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Typhoon Vongfong Bears Down On Japan

Typhoon Vongfong in a photograph taken by NASA's Terra satellite.
NASA Goddard MODIS Rapid Response Team
Typhoon Vongfong in a photograph taken by NASA's Terra satellite.

The most powerful typhoon so far this year is barreling toward southern Japan for a landfall in Okinawa on Saturday.

Even the name, Vongfong (Cantonese for "the wasp") sounds ominous. Earlier classified as a "super typhoon," Vongfong is expected to still be a very strong storm, packing sustained winds of more than 100mph, when it hits land. It briefly spun up to the strongest typhoon since Haiyan, which devastated parts of the Philippines last year.

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"There is no question that it is an extremely large, extremely powerful typhoon," said an official at Japan's Meteorological Agency (JMA) who was quoted by Reuters. "It's the strongest storm we've had this year, definitely, although it has lost some strength from its peak."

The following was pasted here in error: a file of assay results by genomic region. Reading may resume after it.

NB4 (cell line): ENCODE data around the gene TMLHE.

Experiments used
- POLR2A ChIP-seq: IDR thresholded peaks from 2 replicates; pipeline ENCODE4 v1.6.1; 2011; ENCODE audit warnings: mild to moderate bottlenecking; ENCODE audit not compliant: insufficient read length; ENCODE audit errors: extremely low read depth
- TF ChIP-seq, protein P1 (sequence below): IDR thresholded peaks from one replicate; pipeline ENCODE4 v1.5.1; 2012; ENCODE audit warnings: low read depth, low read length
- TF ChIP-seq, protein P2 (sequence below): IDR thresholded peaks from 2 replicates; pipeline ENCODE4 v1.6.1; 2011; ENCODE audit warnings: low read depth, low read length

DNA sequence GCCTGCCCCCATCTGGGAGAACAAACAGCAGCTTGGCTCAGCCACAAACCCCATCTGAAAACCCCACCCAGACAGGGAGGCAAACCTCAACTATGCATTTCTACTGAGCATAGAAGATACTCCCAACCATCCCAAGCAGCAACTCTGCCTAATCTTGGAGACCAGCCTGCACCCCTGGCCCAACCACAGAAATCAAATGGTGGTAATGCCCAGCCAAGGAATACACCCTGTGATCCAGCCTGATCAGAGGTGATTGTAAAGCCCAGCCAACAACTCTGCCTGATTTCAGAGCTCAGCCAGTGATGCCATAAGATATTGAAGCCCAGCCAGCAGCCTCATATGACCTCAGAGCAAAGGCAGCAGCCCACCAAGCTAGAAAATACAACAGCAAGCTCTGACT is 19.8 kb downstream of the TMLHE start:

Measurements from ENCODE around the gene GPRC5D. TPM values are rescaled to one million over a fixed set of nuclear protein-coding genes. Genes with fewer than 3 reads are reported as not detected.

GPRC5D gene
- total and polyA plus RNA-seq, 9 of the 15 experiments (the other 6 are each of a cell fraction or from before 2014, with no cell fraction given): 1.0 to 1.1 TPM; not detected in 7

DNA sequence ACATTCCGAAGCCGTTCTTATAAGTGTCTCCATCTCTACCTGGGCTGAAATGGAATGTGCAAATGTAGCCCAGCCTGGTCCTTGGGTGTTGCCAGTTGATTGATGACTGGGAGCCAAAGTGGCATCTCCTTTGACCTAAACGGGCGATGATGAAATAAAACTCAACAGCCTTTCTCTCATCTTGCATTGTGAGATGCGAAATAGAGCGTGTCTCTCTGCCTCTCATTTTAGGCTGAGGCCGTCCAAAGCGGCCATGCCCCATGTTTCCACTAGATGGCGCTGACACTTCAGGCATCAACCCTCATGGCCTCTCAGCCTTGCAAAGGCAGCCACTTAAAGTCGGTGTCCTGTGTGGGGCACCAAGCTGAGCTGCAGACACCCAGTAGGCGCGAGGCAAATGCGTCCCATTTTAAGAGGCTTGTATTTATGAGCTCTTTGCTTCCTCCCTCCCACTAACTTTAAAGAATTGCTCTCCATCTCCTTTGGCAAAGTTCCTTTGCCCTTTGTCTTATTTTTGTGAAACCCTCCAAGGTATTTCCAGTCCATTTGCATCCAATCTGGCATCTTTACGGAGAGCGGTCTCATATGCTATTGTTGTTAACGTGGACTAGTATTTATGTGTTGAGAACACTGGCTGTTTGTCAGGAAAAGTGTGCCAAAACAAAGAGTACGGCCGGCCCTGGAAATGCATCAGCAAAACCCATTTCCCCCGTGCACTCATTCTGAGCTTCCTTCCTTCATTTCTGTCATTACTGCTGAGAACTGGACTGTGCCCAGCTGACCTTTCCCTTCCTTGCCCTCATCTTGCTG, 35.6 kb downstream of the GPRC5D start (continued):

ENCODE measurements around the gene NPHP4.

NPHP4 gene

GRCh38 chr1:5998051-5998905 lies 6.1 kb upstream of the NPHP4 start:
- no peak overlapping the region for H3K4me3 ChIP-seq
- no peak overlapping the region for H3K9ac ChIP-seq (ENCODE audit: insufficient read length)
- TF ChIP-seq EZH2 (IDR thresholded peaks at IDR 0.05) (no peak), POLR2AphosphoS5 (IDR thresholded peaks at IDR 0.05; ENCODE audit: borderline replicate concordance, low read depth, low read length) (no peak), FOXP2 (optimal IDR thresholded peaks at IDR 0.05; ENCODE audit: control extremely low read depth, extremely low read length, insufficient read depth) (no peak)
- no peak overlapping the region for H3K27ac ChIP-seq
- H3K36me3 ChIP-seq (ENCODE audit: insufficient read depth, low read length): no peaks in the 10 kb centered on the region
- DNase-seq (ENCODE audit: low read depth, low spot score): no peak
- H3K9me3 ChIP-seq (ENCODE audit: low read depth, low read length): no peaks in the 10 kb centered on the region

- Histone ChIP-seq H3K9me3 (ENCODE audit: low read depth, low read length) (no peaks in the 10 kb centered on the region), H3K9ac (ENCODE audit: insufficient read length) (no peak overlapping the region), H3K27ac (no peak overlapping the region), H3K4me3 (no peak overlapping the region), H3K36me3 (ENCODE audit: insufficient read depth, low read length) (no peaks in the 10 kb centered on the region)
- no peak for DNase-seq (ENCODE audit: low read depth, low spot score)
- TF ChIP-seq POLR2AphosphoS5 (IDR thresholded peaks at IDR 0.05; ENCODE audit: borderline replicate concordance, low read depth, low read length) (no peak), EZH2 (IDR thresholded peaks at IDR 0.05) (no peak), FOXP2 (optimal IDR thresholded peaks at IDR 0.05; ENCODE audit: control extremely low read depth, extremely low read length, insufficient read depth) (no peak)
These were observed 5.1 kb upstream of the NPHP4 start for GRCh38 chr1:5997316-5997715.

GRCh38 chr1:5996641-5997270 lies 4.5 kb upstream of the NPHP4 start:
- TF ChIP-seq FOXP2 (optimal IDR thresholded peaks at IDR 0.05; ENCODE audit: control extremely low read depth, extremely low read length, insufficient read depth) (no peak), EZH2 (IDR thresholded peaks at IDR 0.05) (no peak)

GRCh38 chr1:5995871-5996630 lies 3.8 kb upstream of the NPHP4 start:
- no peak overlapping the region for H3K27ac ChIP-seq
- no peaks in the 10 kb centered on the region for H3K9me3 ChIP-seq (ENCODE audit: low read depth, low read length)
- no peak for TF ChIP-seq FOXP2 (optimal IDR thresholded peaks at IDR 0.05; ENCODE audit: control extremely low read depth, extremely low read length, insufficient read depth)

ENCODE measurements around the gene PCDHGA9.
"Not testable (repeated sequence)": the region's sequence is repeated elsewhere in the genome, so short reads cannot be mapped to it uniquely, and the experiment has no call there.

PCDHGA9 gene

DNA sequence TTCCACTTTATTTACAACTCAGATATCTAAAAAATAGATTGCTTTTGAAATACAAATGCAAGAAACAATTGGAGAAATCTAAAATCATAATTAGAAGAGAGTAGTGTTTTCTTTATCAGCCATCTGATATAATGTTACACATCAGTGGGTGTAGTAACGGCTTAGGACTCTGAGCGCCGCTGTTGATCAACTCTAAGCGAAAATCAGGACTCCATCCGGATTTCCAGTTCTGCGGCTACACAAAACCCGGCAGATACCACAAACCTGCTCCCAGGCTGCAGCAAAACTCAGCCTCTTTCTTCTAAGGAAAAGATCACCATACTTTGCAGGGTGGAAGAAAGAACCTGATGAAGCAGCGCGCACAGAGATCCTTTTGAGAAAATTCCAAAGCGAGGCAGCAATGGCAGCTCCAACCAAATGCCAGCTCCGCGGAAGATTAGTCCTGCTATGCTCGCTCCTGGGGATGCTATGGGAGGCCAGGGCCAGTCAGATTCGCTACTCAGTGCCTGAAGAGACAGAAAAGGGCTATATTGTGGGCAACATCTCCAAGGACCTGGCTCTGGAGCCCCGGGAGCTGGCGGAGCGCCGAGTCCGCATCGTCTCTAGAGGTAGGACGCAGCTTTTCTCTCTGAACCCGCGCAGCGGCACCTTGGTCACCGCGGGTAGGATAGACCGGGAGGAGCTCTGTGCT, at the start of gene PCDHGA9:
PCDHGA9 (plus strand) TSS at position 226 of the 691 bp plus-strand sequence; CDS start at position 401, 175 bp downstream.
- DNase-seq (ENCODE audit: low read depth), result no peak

The Washington Post's Capital Weather Gang blog says the storm covers "about 340,000 square miles – about 70,000 square miles larger than the state of Texas."

Vongfong will first hit Japan's Okinawa Prefecture, including Kadena Air Base, before moving on to the main island of Honshu.

Capital Weather Gang says: "While Vongfong is expected to make a quick departure from Japan as it transitions to a non-tropical system, it will still bring heavy rain to Japan. Eight to 12 inches of rain is possible from the typhoon in the far southeast prefectures, with widespread totals of three to five inches across the southern half of the country."

Copyright 2021 NPR. To see more, visit https://www.npr.org.

Scott Neuman is a reporter and editor, working mainly on breaking news for NPR's digital and radio platforms.
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